Implement dark mode in your Astro project with Tailwind CSS

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David Cojocaru @cojocaru-david

Astro logo with a dark background

Enhancing website accessibility is easy with the addition of a dark mode. In this comprehensive guide, we’ll demonstrate how to seamlessly integrate a perfect dark mode into your Astro project using Tailwind CSS. While you can use your preferred framework, we’ll leverage Preact for the UI development.

Getting Started

Begin by creating a new Astro project:

npm create astro@latest

Next, install the TailwindCSS and Preact integrations:

npm install -D @astrojs/tailwind @astrojs/preact
npm install preact

Add both integrations to your astro.config.mjs file:

import { defineConfig } from "astro/config";
import tailwind from "@astrojs/tailwind";
import preact from "@astrojs/preact";

export default defineConfig({
  integrations: [preact(), tailwind()],
});

Now, create a minimal Tailwind CSS configuration file in the project’s root directory. Ensure that you modify the content property to include all files containing your styles. Also, set the darkMode property to “class” for enabling dark mode:

module.exports = {
  content: ["./src/**/*.{js,ts,jsx,tsx,astro}"],
  darkMode: "class",
  theme: {},
  plugins: [],
};

Hands-on Implementation

Astro offers the capability to add inline scripts directly to your Astro files, which execute as soon as the HTML loads. This approach prevents the common “flash of inaccurate color theme” issue when implementing dark mode with hydration. You can find more details about inline scripts in the Astro documentation.

The following code extracts the user’s preferred theme and applies it to the HTML element. You can copy, paste, or customize this code snippet in your Astro project. We’ll explain each line in the next section.

<script is:inline>
  const theme = (() => {
    if (typeof localStorage !== "undefined" && localStorage.getItem("theme")) {
      return localStorage.getItem("theme");
    }
    if (window.matchMedia("(prefers-color-scheme: dark)").matches) {
      return "dark";
    }
    return "light";
  })();

  if (theme === "light") {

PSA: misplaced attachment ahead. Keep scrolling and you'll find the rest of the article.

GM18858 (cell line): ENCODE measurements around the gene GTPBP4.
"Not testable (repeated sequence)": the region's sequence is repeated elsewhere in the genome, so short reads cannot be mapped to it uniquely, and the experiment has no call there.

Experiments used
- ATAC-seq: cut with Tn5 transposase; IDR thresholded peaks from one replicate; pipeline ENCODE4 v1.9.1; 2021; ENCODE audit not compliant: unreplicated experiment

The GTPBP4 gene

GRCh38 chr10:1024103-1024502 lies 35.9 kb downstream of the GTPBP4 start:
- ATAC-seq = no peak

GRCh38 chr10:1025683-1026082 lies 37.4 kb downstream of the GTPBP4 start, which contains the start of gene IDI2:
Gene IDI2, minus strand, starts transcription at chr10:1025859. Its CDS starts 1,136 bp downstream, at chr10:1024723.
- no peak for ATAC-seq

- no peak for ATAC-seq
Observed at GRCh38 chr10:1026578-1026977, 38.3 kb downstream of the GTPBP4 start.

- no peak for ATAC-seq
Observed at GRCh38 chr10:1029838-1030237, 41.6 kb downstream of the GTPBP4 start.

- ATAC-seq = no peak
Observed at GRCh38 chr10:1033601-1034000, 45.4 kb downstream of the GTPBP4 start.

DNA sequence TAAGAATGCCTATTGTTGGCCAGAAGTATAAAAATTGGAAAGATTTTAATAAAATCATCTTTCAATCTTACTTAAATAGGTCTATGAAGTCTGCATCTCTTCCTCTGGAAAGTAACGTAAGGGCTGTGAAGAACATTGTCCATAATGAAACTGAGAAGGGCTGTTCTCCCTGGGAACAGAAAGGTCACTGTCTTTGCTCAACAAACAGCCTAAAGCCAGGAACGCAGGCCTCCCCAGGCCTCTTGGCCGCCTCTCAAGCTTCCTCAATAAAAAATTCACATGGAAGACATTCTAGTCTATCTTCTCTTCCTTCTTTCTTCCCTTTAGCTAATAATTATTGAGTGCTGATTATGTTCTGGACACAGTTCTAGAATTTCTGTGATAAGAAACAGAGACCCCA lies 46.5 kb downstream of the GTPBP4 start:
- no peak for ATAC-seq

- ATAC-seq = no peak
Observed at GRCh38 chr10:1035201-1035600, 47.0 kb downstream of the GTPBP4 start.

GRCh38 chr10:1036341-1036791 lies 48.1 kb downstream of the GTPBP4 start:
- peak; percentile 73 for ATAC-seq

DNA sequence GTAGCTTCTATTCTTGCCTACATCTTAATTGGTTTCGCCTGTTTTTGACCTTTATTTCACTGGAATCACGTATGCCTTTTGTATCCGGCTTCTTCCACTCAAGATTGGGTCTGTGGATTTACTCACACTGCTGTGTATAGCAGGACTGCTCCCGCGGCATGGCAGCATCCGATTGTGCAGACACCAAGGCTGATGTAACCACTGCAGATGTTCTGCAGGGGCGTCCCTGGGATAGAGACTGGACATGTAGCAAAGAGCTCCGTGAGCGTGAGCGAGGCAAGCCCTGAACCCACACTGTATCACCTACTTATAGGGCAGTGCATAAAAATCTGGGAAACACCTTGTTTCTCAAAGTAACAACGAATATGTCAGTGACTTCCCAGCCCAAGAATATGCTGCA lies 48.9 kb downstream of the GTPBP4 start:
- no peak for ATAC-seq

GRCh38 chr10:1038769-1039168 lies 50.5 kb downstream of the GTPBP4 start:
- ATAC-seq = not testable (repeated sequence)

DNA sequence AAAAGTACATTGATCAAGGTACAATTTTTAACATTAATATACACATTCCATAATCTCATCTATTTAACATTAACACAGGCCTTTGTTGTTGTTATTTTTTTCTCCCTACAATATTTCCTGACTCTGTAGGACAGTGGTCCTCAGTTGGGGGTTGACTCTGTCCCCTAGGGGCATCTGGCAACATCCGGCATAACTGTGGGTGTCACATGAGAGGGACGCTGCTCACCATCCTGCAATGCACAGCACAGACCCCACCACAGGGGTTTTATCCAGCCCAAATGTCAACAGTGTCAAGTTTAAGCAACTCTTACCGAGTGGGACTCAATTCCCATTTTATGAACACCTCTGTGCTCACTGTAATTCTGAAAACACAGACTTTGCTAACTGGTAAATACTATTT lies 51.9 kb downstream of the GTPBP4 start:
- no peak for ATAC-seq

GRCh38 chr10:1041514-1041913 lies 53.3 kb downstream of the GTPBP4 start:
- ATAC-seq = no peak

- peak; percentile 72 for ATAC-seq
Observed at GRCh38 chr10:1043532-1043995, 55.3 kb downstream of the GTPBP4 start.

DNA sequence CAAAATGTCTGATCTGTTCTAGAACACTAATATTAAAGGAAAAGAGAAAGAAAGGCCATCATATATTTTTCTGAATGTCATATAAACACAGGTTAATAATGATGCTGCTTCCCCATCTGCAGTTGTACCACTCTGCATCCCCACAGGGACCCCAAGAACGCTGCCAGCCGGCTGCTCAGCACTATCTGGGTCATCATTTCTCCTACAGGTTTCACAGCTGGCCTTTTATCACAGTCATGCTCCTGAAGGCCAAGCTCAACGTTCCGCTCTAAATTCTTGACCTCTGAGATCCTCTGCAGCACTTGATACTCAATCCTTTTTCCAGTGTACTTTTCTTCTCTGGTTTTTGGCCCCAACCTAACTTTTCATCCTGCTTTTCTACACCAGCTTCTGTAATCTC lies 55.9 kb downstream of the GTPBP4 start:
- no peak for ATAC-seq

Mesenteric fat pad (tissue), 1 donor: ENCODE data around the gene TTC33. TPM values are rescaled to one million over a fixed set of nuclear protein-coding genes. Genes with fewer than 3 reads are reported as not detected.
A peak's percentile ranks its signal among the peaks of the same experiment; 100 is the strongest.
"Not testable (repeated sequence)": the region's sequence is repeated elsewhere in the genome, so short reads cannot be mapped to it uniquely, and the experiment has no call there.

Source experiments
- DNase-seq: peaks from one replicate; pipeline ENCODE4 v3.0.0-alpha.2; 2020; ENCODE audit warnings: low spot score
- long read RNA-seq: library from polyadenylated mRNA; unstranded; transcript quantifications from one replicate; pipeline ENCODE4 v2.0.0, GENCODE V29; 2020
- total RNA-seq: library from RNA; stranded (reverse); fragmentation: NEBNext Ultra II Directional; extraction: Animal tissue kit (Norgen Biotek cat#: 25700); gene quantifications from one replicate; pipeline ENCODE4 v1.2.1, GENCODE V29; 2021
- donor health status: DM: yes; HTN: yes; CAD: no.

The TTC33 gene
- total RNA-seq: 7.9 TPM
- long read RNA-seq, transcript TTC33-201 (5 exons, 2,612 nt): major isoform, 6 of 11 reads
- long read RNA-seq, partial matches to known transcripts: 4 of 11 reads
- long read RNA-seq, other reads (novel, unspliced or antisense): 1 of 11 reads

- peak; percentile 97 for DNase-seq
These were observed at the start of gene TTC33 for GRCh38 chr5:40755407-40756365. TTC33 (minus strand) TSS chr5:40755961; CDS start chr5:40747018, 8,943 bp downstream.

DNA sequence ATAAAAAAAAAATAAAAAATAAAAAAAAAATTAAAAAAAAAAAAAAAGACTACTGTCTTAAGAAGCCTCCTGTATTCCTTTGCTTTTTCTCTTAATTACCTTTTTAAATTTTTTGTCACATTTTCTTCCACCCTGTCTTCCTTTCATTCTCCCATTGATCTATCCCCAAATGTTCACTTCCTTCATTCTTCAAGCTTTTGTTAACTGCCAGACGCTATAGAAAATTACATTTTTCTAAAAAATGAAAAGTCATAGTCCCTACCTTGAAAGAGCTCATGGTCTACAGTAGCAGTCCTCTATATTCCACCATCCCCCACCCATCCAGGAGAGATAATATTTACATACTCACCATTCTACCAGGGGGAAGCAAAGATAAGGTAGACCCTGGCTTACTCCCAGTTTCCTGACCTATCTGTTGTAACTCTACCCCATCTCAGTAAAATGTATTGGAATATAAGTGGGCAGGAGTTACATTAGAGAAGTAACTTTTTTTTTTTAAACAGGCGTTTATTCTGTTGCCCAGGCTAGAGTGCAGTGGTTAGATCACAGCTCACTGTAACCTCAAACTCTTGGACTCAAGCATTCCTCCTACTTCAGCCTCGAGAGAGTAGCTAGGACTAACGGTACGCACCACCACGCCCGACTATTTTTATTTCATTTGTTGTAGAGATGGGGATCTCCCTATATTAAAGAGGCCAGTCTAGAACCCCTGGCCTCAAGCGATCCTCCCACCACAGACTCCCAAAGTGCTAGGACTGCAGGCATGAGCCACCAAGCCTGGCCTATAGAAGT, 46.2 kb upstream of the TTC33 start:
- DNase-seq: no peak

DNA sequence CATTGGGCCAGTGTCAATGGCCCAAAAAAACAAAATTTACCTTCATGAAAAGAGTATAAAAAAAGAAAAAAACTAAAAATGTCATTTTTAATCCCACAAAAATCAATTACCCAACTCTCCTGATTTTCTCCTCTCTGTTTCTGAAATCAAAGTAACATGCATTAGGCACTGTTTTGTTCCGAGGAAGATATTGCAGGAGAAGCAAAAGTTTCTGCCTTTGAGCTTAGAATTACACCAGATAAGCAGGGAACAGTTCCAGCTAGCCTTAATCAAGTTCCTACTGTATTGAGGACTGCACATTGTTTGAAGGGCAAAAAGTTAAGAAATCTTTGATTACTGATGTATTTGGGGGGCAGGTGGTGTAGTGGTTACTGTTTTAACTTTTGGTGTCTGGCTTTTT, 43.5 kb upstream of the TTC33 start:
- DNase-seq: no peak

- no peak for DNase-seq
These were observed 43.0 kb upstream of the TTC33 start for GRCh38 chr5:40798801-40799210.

document.documentElement.classList.remove("dark");
  } else {
    document.documentElement.classList.add("dark");
  }
  window.localStorage.setItem("theme", theme);
</script>

The theme variable is an immediately invoked function expression (IIFE) that returns the current theme based on the user’s preference. The first if statement checks if the user has a previously saved theme in localStorage. If so, it returns that theme. The second if statement checks if the user prefers dark mode based on their system settings. If so, it returns "dark". If none of the conditions are met, it returns "light". Once the theme is defined, we use it to add or remove the "dark" class from the HTML element and save the theme to localStorage.

Creating the UI

In Astro, you can use any UI framework of your choice. For this example, we will use Preact due to its small size and performance. The following code snippet renders a button that toggles between dark and light mode:

import { useEffect, useState

 } from "preact/hooks";
import type { FunctionalComponent } from "preact";

export default function ThemeToggle(): FunctionalComponent {
  const [theme, setTheme] = useState(localStorage.getItem("theme") ?? "light");

  const handleClick = () => {
    setTheme(theme === "light" ? "dark" : "light");
  };

  useEffect(() => {
    if (theme === "dark") {
      document.documentElement.classList.add("dark");
    } else {
      document.documentElement.classList.remove("dark");
    }
    localStorage.setItem("theme", theme);
  }, [theme]);

  return (
    <button onClick={handleClick}>{theme === "light" ? "🌙" : "🌞"}</button>
  );
}

Rendering Components on the Server

Regardless of the UI framework you use, if you are using Static Site Generation (SSG), Astro will render your UI components on the server at build time and hydrate them on the client side. This feature improves website performance, accessibility, and SEO.

However, this feature also has some trade-offs. Since components are rendered on the server, web APIs like localStorage or window are not available.

Fallback Initial State

To overcome this limitation, you can add a fallback initial state that will be used during build time and then updated to the correct state after hydration. For example:

const [theme, setTheme] = useState(localStorage.getItem("theme") ?? "light");

In the above code, we attempt to get the theme from localStorage, and if it’s not available, we use "light" as the initial state. Using a fallback initial state is a common approach to solve this problem. However, it can lead to a “client/server state mismatch” issue, where the initial state differs from the state after hydration.

Addressing the Client/Server Mismatch

One way to address the client/server mismatch is by adding a mounted state. This state ensures that your component’s rendering waits until it is mounted to the DOM, making all the web APIs available and ensuring that the initial state matches the state after hydration. You can achieve this using the useState and useEffect hooks to create a mounted state. Here’s an example:

const [isMounted, setIsMounted] = useState(false);

useEffect(() => {
  setIsMounted(true);
}, []);

if (!isMounted) {
  return <FallbackUI />; // or null;
}

return <button>{theme === "light" ? "🌙" : "🌞"}</button>;

By checking the isMounted state, we can render a fallback UI or null until the component is mounted. Once it’s mounted, the actual UI will be rendered.